The final item in this folder is a book called Sojourner, which contains women’s art and poetry on all different topics, such as rape, abortion, and oppression of women. It is not clear what Sharon Parker’s relationship to these periodicals were but she may have been a subscriber or a collector of these issues.

 

Folder 6: Box 1

 

This folder contains all newspapers, although they are based in different areas. Each newspaper addresses current female topics. For example, articles that may have been found in the New Indicator, based out of UC San Diego, include campus safety for women. The issue of New Indicator found in Folder 6 was addressing Rape Awareness Week.  Moving On is a monthly publication that chronicled new developments in the women’s liberation movement. Similarly, common articles found in the other newspapers, such as Coyote Howls, Big Mama Rag, and The Now Times, all address female issues such as violence, abortion, and welfare.

 

 

Folder 7: Box 1

 

This folder contains several books, all of which are poems. Some of the themes addressed are depression, motherhood, women’s experiences in everyday life, and African-American female experiences. These poem books were not periodicals but single publications, with some including illustration. The majority of these poem books contain various authors, with the exception of Gathering my Belongings, which is written by a single author, Shelley Savren. Judging by the large number of poem books in this folder, it can be assumed that Sharon Parker enjoyed poetry, particularly related to women and their everyday struggles.

 

Folder 8: Box 1

 

This folder contains various publications that detail political and social issues of the time; most prominently, the Equal Rights Amendment, or E.R.A. The first item is the “Feminist Dividend”, a newsletter of the California Feminist Federal Credit Union.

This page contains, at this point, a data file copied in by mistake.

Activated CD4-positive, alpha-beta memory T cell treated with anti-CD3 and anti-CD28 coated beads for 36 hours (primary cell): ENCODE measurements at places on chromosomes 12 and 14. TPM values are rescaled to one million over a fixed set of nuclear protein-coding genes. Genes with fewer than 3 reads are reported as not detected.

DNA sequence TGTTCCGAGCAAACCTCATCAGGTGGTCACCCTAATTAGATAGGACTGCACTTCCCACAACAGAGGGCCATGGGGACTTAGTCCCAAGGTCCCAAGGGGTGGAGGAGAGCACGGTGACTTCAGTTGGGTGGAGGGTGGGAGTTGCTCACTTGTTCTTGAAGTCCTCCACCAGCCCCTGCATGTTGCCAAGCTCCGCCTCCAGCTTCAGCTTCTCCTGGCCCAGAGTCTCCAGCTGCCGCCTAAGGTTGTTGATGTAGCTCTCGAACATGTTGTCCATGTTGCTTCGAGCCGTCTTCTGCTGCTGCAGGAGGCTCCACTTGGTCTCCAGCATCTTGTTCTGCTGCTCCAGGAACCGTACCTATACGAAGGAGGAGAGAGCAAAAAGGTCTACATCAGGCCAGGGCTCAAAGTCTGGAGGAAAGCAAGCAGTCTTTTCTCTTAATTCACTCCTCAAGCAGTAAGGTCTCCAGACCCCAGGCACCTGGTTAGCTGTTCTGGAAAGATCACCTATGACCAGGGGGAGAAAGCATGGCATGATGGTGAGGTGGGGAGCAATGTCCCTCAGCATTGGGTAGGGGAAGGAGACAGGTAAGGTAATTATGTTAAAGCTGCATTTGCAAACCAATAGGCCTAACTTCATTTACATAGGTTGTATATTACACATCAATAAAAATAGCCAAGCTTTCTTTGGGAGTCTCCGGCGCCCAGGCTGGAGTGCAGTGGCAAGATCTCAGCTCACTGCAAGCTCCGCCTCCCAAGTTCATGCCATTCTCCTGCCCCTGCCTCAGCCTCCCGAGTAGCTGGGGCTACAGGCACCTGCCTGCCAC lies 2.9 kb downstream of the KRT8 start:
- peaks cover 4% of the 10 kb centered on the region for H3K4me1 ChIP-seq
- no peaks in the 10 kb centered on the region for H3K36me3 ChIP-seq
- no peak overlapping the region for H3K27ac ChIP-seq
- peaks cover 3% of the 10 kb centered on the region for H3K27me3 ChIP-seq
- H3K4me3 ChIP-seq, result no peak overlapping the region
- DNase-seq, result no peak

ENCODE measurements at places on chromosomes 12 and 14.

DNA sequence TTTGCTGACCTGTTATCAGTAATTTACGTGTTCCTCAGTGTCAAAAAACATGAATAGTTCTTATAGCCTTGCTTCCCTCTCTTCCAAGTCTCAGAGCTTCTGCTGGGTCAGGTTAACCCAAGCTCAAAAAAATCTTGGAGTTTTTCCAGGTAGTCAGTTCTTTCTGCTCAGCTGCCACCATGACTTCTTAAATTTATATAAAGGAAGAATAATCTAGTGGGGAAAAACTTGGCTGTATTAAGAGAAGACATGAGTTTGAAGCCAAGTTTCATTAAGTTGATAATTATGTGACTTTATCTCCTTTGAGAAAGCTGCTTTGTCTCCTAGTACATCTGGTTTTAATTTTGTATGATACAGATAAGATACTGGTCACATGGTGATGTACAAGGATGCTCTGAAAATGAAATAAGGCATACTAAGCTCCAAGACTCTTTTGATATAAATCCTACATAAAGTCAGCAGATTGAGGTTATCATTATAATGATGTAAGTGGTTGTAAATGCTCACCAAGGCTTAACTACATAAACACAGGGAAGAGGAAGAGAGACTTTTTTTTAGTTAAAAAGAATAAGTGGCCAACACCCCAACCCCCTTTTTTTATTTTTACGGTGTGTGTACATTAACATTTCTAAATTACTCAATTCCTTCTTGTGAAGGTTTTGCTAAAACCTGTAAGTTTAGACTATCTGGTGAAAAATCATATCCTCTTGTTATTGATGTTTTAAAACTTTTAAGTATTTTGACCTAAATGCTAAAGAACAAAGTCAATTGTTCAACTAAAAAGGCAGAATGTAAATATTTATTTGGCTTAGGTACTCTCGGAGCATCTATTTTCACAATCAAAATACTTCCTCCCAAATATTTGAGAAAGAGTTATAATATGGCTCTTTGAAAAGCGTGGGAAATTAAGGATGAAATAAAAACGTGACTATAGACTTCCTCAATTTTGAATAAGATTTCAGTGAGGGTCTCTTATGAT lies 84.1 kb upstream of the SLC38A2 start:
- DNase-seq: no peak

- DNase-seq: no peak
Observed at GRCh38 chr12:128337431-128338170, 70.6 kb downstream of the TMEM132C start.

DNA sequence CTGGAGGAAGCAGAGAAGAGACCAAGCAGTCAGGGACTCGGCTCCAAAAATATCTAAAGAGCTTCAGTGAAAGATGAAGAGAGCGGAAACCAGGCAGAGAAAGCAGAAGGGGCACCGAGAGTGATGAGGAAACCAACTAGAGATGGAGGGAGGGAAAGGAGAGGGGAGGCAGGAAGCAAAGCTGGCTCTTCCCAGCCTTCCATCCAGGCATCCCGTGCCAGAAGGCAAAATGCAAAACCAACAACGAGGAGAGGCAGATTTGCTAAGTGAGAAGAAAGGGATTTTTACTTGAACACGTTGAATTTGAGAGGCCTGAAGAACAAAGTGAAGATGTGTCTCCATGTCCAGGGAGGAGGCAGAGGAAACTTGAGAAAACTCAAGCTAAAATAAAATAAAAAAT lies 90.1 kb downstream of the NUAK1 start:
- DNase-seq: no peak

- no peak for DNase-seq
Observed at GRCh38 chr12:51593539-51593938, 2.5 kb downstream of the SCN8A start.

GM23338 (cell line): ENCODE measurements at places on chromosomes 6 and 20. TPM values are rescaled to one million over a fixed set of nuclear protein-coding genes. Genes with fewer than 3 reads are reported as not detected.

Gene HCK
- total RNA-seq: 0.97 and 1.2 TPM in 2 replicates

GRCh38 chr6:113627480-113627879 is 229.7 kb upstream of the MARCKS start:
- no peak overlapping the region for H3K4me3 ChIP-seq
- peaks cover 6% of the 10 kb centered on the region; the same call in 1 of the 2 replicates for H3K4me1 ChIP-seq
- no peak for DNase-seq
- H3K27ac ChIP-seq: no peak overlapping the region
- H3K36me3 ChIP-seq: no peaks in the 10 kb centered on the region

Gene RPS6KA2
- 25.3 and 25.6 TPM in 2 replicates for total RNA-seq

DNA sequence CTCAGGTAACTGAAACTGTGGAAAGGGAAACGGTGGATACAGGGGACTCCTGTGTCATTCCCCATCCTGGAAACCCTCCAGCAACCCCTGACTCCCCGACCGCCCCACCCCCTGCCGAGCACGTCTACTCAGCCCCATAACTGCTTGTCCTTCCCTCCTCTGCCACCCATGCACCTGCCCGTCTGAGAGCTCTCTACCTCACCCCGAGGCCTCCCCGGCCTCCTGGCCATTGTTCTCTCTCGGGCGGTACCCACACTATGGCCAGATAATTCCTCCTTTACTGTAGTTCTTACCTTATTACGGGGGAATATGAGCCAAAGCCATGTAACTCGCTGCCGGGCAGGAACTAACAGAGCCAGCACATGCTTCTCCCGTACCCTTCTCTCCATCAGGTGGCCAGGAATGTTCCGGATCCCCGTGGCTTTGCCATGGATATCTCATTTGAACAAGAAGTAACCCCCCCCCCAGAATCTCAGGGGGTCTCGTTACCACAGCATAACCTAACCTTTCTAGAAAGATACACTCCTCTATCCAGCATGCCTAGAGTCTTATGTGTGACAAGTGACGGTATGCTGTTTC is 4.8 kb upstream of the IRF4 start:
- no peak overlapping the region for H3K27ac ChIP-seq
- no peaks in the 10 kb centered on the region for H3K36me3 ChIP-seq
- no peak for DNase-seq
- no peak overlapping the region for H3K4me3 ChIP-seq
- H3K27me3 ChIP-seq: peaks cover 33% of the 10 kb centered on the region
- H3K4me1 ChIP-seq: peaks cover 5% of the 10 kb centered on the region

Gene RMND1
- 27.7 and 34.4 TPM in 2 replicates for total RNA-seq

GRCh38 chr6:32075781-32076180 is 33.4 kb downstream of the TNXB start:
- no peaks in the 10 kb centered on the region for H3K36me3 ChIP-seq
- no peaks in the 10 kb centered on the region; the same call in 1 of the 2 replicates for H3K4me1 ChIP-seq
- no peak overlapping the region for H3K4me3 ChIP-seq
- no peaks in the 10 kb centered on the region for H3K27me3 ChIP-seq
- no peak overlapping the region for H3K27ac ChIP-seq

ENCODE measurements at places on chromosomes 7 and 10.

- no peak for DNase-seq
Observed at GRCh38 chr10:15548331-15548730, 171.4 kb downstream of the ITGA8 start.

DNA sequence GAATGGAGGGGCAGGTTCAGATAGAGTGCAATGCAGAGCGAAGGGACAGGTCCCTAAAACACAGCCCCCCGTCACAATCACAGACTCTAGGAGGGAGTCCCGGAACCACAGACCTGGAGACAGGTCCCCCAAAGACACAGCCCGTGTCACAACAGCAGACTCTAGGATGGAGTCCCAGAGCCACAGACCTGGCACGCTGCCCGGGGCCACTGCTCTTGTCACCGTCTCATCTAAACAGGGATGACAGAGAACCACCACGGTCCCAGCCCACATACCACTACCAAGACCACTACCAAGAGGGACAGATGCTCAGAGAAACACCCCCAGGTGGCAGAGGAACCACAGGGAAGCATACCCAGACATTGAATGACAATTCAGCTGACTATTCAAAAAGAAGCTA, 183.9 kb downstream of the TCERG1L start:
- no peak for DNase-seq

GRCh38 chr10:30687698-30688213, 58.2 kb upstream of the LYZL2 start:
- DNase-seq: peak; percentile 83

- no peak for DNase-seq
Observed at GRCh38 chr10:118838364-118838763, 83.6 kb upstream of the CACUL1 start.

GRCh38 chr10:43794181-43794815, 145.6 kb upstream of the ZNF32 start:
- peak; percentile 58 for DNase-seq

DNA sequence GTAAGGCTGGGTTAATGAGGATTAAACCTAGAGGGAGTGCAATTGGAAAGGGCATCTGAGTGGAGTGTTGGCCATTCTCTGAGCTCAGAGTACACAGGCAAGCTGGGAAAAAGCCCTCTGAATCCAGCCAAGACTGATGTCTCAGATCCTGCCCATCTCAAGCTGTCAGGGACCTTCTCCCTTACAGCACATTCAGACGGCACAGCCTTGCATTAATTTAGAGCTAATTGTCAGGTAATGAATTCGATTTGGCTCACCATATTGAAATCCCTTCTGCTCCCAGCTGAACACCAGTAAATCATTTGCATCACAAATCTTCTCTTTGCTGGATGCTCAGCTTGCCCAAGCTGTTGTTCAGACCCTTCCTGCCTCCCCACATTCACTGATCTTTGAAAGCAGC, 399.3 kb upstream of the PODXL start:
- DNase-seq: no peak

The next item is a single paper campaigning for Lucy Goldman for City Council, using the abbreviation E.R.A to outline her policies, such as “Equal Pay for equal worth” and “Alcohol/drug prevention programs”. The next item is a small, single red piece of paper with the words “E.R.A. is in JEOPARDY!” It is unclear what this paper is associated with or where it came from. The final item in Folder 8 is a clip from the San Diego Union detailing a political clash between two candidates for East County supervisor over the E.R.A. It appears that Sharon Parker was interested in both local and national politics related to women.

 

 

Folder 9: Box 1

 

This folder contains various publications and periodicals that address issues such as black liberation, divorce, women in international politics, birth control, feminist literature, and women in society. For example, “Auntie Bellum” is a South Carolina Journal for Women that commonly addressed topics such as motherhood and women in society. It is unclear what Sharon Parker’s relation to this local periodical from the East Coast was, or if she may have collected it at some point. The handbook titled “California Department of Justice Information Pamphlet No. 9; Women’s Rights Handbook” from the Attorney General, discusses topics such as employment, child bearing, credit education, housing, insurance, domestic relations, business, public assistance, day care services, rape, and other violence. The one seemingly unrelated magazine, called “International Women’s Professional Softball” by the San Diego Sandpipers, may indicate a hobby of Sharon Parker’s. In addition, the final item is a large book of poems, comics, and other illustrations, entitled Libera.

 

Folder 10: Box 1

 

This folder contains issues from the newspaper Sojourner: The Women’s Forum. The first issue, from October 1985, chronicles the feminist response to the AIDS epidemic, among other various issues for women around the world.

 

The second and final issue in this folder of Sojourner from November 1984 addresses poor and working class women as well as contemporary health problems such as VDTs. On the front page is also a message from the newspaper stating that they will be voting for vice-presidential candidate Geraldine Ferraro and will be temporarily suspending publication. Thus, Sojourner commonly addressed female health issues, particularly for lower and working class women. Sharon Parker may have been a subscriber to this magazine, especially because of her deep involvement in fighting the AIDS epidemic.

 

Folder 11: Box 1